Do you remember when the Dr McKenna Cup was only mentioned as a punchline to a joke? As in, the competition had become so irrelevant that not even the McKennas went to see the final?
Do you remember how it would inhabit a very strange place on the calendar, somewhere between the league and Championship, with sometimes the final not being played until many months later in winter?
And then, something changed. A shake-up saw it slotted into January, to be ran off before the beginning of the National League. Colleges were presented with an ideal run of games before a Sigerson campaign.
Fans were eager to shake off the post-Christmas blues and a structured competition that guaranteed at least three games allowed them not only to see all the players getting their chance in the jersey, but also who had ‘wintered well', and whet the appetite.
Last year on a Wednesday night, throw-in had to be delayed for fifteen minutes as traffic choked up Omagh while the Tyrone faithful rushed to see the return of Peter Canavan as Fermanagh manager.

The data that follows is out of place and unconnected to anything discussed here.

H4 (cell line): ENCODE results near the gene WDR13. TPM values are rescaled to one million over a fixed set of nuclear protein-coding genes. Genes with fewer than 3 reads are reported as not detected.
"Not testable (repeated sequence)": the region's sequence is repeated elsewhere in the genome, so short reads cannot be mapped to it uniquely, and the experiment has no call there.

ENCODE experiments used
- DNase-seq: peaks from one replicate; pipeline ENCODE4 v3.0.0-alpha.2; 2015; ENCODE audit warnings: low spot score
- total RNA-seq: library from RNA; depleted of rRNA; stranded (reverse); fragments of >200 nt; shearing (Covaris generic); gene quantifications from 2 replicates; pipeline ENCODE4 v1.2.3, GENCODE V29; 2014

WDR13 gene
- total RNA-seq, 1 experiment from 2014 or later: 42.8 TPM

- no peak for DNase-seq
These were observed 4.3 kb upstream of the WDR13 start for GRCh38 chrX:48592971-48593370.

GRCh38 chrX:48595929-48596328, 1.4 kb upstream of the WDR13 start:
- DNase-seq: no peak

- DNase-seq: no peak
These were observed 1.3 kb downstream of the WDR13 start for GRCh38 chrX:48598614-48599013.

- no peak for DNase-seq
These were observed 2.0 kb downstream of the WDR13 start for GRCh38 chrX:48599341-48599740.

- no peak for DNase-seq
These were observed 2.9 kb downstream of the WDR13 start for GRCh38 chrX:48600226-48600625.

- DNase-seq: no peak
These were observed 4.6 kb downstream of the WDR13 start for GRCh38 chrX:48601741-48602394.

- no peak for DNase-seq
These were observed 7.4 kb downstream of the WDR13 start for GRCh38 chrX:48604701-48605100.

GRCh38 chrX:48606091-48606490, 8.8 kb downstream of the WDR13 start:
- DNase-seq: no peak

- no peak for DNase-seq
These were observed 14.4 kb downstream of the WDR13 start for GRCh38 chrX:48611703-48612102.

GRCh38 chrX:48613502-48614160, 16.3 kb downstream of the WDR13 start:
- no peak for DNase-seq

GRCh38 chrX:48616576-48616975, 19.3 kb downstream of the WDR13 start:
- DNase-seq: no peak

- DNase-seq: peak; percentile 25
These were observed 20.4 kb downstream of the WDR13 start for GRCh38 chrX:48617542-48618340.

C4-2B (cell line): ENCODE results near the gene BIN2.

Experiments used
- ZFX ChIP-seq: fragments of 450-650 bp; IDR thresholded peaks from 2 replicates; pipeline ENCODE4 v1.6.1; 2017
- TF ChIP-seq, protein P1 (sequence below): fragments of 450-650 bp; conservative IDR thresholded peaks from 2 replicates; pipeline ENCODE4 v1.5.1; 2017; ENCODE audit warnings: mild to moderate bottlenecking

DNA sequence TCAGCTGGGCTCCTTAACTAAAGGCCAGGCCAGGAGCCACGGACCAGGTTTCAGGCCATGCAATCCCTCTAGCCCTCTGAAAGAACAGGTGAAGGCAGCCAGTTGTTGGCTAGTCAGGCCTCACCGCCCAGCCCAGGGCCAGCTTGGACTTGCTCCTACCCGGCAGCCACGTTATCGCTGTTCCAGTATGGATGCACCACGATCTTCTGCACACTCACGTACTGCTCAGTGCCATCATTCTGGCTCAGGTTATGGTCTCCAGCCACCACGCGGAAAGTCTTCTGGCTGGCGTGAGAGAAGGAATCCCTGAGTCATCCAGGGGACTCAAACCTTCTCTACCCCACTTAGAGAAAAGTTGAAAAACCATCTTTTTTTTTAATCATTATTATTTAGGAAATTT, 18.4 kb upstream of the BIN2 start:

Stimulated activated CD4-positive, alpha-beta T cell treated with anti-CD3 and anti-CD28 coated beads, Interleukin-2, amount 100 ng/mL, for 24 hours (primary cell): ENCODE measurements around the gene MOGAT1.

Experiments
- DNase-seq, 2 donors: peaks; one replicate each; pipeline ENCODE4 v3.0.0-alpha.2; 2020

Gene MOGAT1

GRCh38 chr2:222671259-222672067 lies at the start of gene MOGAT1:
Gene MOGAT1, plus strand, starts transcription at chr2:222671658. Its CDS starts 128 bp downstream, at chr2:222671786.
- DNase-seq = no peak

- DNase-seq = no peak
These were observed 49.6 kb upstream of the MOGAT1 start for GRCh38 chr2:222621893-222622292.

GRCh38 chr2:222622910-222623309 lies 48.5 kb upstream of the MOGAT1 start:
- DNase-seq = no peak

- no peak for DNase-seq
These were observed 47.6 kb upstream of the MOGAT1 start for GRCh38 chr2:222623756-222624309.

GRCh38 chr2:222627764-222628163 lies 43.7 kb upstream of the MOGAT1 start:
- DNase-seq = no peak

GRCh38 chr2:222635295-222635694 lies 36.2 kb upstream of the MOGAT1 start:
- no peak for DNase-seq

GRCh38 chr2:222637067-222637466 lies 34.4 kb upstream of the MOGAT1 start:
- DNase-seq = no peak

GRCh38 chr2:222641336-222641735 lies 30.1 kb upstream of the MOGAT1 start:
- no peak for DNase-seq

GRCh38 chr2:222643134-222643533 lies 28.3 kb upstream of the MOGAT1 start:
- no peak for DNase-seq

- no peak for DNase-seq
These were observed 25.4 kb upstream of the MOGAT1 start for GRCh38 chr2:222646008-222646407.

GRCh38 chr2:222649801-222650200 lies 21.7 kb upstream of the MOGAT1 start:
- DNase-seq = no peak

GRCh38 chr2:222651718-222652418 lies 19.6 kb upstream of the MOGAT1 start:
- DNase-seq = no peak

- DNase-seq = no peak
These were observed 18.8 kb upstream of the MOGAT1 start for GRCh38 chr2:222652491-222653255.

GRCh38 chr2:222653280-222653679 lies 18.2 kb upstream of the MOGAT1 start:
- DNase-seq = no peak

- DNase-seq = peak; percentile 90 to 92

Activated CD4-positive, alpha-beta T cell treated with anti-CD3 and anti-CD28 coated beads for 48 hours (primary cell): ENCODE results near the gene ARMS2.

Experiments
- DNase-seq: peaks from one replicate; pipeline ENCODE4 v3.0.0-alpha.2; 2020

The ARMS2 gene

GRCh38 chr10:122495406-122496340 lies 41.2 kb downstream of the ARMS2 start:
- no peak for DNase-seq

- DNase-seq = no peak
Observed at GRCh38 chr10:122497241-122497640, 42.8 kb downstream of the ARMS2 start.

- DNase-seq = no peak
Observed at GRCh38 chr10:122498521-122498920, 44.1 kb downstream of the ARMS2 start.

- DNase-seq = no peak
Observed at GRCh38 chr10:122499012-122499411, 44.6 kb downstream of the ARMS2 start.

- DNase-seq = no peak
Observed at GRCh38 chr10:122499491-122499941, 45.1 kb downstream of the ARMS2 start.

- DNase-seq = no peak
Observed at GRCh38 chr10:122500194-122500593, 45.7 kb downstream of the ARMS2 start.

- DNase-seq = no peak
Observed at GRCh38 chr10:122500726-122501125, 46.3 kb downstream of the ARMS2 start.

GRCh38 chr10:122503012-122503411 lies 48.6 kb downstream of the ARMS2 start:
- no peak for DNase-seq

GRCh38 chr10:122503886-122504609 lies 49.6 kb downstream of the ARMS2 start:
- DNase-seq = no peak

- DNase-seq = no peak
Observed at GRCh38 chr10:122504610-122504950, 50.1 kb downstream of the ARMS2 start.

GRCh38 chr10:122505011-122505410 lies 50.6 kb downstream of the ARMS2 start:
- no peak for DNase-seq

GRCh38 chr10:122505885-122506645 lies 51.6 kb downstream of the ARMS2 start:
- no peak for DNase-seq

In its' present form, the Dr McKenna Cup is an ideal competition, but the current situation regarding player eligibility between county teams and colleges threatens to destabilise it. The dogmatic approach of ‘all or nothing' is going to solve nothing.
There are several examples of players who have gathered timber in their backside gaining only a few token minutes for their county in the McKenna Cup, when their time could have been much better spent playing three full games for their college.
The rule says that colleges should have first pick. But the rule is being bent to suit the will of some. Time for some strong leadership. Over to the Ulster Council.